Sliding Into Home

Pretty much everything is adorable when it is smaller.  Think about it.


Babies, ponies, Simone Biles, and Laurie Hernandez: you just want to stick ‘em in your pocket and take them home.  Show The Kid a puppy, and you’ll see my grown, responsible adult child babble like a drunken toddler and swoon like a professional Southern Belle.

Food is the same way.  Those little tiny ears of corn, could they be more precious?  On pancake night, my mom used to always make me a small stack of the baby version—and they always tasted better.

Sliders; the miniature version of burgers are everywhere, from burger joints to fine dining.  The burgers were popularized by the White Castle restaurant chain.  The name came from the Navy, where the burgers were small, greasy, and slid down easy.

Last week I was wandering the interwebs and saw a great variation on hamburger sliders.  Pork, sliced from a cooked tenderloin.  What a great idea; with an approximately 2 ½-inch diameter they are the absolute perfect size for sliders.

I didn’t even stick around long enough to look at the recipe or see how they dressed the sliders.  I had opened up my computer notepad, and was coming up with sandwich variations.  I ended up with eleven different sandwiches.

But first, let’s cook our tenderloin.

Oven-roasted pork tenderloin


1 pork tenderloin, approx. 1 pound

Kosher salt and freshly cracked pepper

1 tablespoon vegetable oil

Preheat oven to 425.  Get a cast iron skillet almost smoking hot.  While it’s heating, brush the oil all over the tenderloin.  Liberally season the pork.

Insert a probe thermometer set to 145 for medium-rare up to 160 for medium.  Place meat in skillet and sear, turning with tongs to brown the entire surface.

When the outside is caramelized, place the skillet with the pork into the oven, and cook until desired temp is reached.  Remove, and let rest, lightly covered for 5-10 minutes.

With a very sharp knife slice into about 10-12 thin-ish slices (you’ll use two slices for each sandwich) Makes 5-6 sliders.

Variations on a Porky Theme:

*Unless another type of bread is noted use any kind of slider bun.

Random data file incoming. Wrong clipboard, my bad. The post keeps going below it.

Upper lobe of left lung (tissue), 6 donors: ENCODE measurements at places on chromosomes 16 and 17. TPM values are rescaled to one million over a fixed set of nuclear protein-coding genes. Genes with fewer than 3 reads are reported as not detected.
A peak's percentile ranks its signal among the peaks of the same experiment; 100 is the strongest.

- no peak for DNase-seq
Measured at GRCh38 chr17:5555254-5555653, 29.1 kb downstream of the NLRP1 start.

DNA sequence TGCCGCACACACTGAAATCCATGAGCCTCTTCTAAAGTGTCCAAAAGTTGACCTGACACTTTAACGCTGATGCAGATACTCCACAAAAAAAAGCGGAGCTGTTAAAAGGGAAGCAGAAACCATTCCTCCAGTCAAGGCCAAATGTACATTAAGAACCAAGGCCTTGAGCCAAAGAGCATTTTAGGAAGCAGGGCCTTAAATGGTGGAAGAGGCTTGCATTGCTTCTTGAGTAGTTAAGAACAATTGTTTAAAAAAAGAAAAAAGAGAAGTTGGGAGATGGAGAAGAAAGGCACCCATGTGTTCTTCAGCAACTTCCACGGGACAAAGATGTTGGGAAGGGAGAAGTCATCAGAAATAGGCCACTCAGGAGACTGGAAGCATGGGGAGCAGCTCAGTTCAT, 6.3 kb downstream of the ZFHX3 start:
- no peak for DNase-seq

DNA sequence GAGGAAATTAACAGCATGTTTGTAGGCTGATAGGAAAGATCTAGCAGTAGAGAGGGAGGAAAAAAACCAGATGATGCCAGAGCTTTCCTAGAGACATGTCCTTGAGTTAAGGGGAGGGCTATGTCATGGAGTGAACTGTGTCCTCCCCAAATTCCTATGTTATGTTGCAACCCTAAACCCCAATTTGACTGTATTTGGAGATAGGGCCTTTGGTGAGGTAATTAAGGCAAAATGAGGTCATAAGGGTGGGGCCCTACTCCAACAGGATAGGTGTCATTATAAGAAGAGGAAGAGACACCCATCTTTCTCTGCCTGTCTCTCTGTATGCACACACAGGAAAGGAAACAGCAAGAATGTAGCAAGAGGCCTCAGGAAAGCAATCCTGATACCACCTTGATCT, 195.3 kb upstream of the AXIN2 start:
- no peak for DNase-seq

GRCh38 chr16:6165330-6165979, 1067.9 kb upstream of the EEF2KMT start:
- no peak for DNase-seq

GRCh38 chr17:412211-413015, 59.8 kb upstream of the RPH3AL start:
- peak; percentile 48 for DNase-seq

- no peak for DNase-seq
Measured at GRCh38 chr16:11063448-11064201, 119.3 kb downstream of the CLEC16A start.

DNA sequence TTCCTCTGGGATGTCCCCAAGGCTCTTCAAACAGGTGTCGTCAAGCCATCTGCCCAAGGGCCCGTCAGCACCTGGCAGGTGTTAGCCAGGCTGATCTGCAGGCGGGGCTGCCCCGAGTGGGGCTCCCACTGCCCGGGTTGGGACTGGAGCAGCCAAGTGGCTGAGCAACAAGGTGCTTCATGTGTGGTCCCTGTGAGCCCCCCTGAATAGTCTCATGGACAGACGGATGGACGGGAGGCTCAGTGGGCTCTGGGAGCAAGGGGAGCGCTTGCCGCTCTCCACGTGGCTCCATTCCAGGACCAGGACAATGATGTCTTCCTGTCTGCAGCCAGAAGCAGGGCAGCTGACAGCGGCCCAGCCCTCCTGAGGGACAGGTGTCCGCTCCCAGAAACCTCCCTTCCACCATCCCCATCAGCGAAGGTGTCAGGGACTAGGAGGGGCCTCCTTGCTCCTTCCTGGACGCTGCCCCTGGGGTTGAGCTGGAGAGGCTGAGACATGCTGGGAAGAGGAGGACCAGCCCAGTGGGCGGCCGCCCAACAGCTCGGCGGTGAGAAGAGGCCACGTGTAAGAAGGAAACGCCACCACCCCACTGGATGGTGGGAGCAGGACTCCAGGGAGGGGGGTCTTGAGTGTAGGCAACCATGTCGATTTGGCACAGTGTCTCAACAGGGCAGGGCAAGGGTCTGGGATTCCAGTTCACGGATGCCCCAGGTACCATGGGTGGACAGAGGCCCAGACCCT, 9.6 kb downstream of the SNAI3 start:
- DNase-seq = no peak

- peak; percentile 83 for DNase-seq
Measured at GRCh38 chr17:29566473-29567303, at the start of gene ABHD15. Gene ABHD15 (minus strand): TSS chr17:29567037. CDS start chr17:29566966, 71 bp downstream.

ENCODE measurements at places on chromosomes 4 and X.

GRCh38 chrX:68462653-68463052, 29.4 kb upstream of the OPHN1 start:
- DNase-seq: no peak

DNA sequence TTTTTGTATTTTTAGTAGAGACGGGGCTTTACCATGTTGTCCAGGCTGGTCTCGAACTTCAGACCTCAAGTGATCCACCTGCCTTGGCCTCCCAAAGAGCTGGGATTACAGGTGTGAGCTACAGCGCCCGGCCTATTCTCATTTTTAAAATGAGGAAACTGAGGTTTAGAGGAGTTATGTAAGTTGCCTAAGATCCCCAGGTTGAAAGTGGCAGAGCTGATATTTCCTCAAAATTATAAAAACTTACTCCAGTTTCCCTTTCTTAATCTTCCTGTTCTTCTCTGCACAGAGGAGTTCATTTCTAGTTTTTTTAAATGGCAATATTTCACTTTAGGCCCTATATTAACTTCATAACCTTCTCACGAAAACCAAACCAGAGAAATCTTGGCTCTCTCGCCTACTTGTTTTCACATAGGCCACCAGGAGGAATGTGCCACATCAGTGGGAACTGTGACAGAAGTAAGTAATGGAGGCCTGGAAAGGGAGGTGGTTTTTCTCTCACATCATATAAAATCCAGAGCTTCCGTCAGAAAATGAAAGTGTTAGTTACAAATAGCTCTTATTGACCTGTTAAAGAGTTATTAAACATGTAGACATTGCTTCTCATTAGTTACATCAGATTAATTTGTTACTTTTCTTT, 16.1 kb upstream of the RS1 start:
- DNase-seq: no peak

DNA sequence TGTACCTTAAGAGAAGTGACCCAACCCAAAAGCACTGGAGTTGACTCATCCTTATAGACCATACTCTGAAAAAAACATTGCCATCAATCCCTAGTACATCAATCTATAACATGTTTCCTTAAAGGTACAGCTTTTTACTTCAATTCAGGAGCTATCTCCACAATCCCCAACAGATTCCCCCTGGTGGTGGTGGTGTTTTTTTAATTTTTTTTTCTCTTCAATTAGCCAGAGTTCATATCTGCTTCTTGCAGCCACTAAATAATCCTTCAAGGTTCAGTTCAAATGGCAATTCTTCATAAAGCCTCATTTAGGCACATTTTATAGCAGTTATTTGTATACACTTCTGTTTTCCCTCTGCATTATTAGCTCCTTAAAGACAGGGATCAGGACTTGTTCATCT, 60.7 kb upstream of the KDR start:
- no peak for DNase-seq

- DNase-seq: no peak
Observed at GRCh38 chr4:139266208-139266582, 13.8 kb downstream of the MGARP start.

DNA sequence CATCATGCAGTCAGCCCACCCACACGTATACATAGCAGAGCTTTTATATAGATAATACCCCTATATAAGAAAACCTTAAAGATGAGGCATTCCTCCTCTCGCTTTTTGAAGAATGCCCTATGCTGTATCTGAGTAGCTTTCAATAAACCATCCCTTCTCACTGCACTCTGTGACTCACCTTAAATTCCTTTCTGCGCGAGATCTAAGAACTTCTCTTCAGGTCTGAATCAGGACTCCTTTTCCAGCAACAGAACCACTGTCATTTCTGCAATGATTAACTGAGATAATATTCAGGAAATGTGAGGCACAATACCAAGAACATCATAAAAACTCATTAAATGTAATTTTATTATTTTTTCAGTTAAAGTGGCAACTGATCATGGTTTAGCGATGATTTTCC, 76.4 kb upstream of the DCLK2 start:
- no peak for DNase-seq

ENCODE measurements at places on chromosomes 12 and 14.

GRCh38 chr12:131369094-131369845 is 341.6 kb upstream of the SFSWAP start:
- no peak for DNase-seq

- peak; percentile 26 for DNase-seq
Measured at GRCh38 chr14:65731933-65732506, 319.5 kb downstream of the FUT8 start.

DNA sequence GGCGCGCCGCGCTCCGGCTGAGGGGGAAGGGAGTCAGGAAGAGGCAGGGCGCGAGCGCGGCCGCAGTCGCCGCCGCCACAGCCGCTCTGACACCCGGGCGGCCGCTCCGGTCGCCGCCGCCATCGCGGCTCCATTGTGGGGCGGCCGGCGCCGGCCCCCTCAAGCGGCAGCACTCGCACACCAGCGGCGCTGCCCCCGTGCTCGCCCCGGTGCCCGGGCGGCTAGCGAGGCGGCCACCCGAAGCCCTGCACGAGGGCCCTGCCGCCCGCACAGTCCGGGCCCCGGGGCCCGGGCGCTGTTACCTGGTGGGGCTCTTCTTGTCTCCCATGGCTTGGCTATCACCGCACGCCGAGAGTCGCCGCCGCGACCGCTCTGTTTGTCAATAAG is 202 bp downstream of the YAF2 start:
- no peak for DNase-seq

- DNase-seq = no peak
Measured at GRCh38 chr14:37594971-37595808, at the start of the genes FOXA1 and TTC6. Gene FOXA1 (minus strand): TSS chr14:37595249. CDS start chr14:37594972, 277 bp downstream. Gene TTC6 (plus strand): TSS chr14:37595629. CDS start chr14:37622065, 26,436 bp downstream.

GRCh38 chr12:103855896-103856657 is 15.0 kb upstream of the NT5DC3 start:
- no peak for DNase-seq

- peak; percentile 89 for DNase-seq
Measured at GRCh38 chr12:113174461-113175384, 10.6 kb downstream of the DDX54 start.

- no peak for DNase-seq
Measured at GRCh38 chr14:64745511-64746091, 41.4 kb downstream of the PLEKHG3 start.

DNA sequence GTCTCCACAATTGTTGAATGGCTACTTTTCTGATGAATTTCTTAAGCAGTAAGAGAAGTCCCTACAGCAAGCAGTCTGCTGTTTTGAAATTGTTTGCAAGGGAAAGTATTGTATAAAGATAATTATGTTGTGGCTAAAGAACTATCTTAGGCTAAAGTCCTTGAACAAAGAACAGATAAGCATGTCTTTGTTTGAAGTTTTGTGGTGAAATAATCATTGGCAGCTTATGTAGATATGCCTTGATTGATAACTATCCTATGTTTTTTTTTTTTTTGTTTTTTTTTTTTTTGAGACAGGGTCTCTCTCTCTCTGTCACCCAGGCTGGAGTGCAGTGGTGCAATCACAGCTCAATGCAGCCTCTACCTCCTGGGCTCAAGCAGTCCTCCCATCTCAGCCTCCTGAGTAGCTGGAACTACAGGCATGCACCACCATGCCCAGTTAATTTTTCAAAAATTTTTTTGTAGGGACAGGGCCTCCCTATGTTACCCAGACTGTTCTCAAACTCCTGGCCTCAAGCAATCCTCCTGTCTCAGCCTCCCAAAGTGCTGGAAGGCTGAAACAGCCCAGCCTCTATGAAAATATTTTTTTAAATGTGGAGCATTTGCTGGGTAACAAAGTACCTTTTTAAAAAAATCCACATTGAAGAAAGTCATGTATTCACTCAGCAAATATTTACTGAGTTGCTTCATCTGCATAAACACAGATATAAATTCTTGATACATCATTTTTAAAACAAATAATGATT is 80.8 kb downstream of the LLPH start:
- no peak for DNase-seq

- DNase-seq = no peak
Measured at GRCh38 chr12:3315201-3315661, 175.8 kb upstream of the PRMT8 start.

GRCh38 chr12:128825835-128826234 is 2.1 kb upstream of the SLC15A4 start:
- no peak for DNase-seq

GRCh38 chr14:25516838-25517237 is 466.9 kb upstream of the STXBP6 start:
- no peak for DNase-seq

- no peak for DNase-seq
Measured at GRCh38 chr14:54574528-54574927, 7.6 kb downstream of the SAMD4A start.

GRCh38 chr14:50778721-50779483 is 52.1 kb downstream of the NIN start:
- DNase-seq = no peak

Autumn in Paris-Cut pieces of French bread cut to about 3 inches.  Cut in half horizontally and give the bottom schmear of Dijonaise (50/50 ratio of mayo/Dijon), layer pork, thinly sliced apple slices, and Brie.

The Buckeroo-Place sharp cheddar on top of 2 slices tenderloin.  Melt under broiler.  Spread thin layer of mayo on the bottom and a mild barbecue sauce on cut side of the top of a Hawaiian roll.  Add crispy bacon and tomato.

The Croque-Mix strawberry jam with a little Balsamic vinegar.  Spread on the bottom bun.  Lay on meat, then arugula and shaved red onion.

The Petey (it’s how he likes his ham sandwiches)-Spread mayonnaise on bottom bun.  Layer pork, white American cheese, and kettle potato chips.

Hey Mack-Diced onion, dill pickle slices, American cheese, and 1000 Island dressing.

The Kid-Mix lemon juice into Duke’s mayo to taste.  Spread on bottom bun, then layer pork, crispy pancetta, kale shoots, and shavings of Parmigiano-Reggiano.

The What?-Spread Miracle Whip on bun.  Add pork, fried green tomato, and pea shoots.

The Bayless-Green salsa on bottom bun.  Melt Queso fresco or Oaxaca on the pork, then add thinly sliced avocado.

Unfortunately, I didn’t have space for all of my ideas.  You are welcome to email me and I’ll send you the rest, or…have some fun with the family coming up with some ideas of your own.

Thanks for your time.

That’s all pork, folks

I feel like I wasted thirty years of my life.

I have a headache.

All those days I drove myself crazy trying to figure out, for one more meal, what protein to cook.  Beef, chicken, fish, eggs, and pork; they’re my usual guest stars.